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Act1: A Psoriasis Susceptibility Gene Playing its Part in Keratinocytes

  • Ryan P. Hobbs
    Affiliations
    Department of Biochemistry and Molecular Biology, Johns Hopkins University Bloomberg School of Public Health, Baltimore, Maryland, USA
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  • Susan H. Smith
    Affiliations
    Discovery and Preclinical Development, Dermatology Therapy Area Unit, GlaxoSmithKline, Collegeville, Pennsylvania, USA
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  • Spiro Getsios
    Correspondence
    Correspondence: Spiro Getsios, Discovery and Preclinical Development, Dermatology Therapeutic Area Unit, GlaxoSmithKline UP1410, 1250 S. Collegeville Road, Collegeville, Pennsylvania 19426, USA.
    Affiliations
    Discovery and Preclinical Development, Dermatology Therapy Area Unit, GlaxoSmithKline, Collegeville, Pennsylvania, USA
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Open ArchivePublished:April 05, 2017DOI:https://doi.org/10.1016/j.jid.2017.01.023
      Unchecked inflammation, impaired keratinocyte differentiation, and heightened host defense responses typify psoriasis. Lambert et al. make clever use of psoriasis patient genetics and whole transcriptome RNA-Seq analysis to implicate Act1 in these seemingly variegated processes by keeping IL-17 receptor signaling in check while supporting differentiation and limiting innate immune responses in human keratinocytes.
      “An intriguing role for Act1 in keratinocyte differentiation and host defense response emerged upon unbiased, whole transcriptomic evaluation of Act1-deficient keratinocytes that may not have surfaced by more directed analysis of its impact on IL-17 receptor signaling.”
      Psoriasis vulgaris is a chronic autoimmune inflammatory skin disorder characterized by erythematous, scaly plaques that tend to form at discrete body sites (
      • Greb J.E.
      • Goldminz A.M.
      • Elder J.T.
      • Lebwohl M.G.
      • Gladman D.D.
      • Wu J.J.
      • et al.
      Psoriasis.
      ). Abnormal keratinocyte proliferation, differentiation, and host defense mechanisms are evident within psoriatic plaques in association with enhanced vascularization and pronounced leukocyte recruitment into the underlying dermis. For some time, keratinocytes were thought to be the main cellular culprits in the pathogenesis of psoriasis because epidermal morphology (i.e., hyperplasia, acanthosis, hypogranulosis, hyperkeratosis, parakeratosis) was changed so profoundly within plaques. The advent of successful therapies that target inflammation has since swayed the pathogenic pendulum for psoriasis in the direction of the immune system. In particular, existing and emerging biologic therapies that target receptors for proinflammatory cytokines, such as tumor necrosis factor-α (TNFα), IL-17 family members, and IL-23, have emphasized the central role that the immune system plays in the disease. More than likely, an intricate dialogue between keratinocytes and immune cells, in addition to vasculature, nerves, dermal fibroblasts, and possibly even microbes, contributes to the exacerbation of inflammatory cycles under susceptible metabolic and environmental conditions that drive disease progression in cutaneous lesions.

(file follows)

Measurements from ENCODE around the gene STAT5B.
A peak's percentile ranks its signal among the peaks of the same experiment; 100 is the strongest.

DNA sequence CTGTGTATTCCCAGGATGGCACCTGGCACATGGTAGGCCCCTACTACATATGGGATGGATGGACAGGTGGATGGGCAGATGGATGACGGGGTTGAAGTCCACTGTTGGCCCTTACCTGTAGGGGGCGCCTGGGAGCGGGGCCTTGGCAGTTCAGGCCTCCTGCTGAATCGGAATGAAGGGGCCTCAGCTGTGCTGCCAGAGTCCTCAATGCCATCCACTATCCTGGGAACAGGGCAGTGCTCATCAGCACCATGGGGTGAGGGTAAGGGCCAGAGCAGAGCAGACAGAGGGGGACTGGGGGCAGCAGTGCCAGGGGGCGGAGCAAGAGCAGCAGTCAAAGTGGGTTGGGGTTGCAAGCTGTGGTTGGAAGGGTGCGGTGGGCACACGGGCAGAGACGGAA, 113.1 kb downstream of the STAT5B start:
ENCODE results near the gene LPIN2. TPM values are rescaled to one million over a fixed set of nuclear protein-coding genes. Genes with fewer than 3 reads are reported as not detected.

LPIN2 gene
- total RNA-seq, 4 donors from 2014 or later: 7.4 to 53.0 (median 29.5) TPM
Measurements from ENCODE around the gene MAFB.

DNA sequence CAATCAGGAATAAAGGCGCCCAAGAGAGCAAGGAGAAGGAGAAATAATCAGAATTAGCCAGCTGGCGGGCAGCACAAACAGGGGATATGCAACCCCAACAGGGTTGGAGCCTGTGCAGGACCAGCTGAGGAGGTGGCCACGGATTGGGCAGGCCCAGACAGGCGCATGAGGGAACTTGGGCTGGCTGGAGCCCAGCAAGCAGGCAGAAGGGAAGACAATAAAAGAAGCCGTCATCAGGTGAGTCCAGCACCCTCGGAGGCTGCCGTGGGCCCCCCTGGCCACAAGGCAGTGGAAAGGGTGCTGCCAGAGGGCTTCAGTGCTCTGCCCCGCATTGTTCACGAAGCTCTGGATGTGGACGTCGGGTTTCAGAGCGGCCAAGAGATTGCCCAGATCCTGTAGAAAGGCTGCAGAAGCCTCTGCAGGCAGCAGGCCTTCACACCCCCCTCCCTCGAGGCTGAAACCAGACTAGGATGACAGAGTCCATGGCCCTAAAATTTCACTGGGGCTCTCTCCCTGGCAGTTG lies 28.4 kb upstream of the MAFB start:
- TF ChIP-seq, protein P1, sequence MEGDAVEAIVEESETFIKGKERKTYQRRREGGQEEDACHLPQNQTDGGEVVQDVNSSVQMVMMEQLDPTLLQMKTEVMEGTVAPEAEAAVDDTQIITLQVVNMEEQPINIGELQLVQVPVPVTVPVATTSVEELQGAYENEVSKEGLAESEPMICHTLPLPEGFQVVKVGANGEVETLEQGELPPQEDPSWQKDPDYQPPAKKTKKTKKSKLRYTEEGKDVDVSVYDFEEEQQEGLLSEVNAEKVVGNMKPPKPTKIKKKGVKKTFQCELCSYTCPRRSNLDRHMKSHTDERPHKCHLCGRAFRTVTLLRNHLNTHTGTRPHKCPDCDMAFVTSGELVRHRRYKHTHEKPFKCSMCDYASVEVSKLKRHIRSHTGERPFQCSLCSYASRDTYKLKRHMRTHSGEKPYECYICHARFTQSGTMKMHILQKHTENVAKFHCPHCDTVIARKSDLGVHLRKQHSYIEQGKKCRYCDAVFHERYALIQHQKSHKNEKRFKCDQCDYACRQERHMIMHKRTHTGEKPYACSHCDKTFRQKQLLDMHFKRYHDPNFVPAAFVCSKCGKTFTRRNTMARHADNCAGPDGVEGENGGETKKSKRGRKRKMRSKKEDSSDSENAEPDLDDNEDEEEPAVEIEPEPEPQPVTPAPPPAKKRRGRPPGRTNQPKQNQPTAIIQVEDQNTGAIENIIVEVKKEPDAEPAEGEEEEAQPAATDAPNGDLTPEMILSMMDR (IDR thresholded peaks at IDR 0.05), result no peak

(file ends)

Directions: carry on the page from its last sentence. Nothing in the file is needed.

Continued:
Although the causes of psoriasis are multifactorial, this disease clearly has a strong genetic component (
      • Greb J.E.
      • Goldminz A.M.
      • Elder J.T.
      • Lebwohl M.G.
      • Gladman D.D.
      • Wu J.J.
      • et al.
      Psoriasis.
      ,
      • Harden J.L.
      • Krueger J.G.
      • Bowcock A.M.
      The immunogenetics of psoriasis: a comprehensive review.
      ). A wealth of information from genome-wide association studies and whole exome DNA sequencing has fortified the link between immune system dysregulation and psoriasis, as exemplified by the reasonably well-studied psoriasis susceptibility locus, HLA-C (formerly known as PSORS1), harboring human leukocyte antigen genes within the major histocompatibility complex. A number of additional psoriasis susceptibility loci as well as small nucleotide polymorphisms have been identified that further associate cytokine signaling pathways with the epidermal thickening and inflammation that is associated with psoriasis pathophysiology. Included among these candidate susceptibility genes for psoriasis is TNF receptor associated factor 3 interacting protein 2 (TRAF3IP2), which encodes for Act1 and also serves as a potential risk factor for psoriatic arthritis. The case for a TRAF3IP2 small nucleotide polymorphism, resulting in an Act1 Asp10Asn variant, impacting immune surveillance and inflammation would seem relatively straightforward, given the known role of Act1 in dampening IL-17 receptor (IL-17R) signaling in mice (